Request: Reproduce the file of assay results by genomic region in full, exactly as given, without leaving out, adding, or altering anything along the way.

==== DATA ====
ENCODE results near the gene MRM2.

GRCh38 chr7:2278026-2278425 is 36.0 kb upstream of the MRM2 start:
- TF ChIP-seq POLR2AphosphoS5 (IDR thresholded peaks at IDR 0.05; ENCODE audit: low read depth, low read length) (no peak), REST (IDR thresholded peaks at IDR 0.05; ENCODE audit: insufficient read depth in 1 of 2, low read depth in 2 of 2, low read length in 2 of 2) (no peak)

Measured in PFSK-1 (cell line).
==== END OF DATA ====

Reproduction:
ENCODE results near the gene MRM2.

GRCh38 chr7:2278026-2278425 is 36.0 kb upstream of the MRM2 start:
- TF ChIP-seq POLR2AphosphoS5 (IDR thresholded peaks at IDR 0.05; ENCODE audit: low read depth, low read length) (no peak), REST (IDR thresholded peaks at IDR 0.05; ENCODE audit: insufficient read depth in 1 of 2, low read depth in 2 of 2, low read length in 2 of 2) (no peak)

Measured in PFSK-1 (cell line).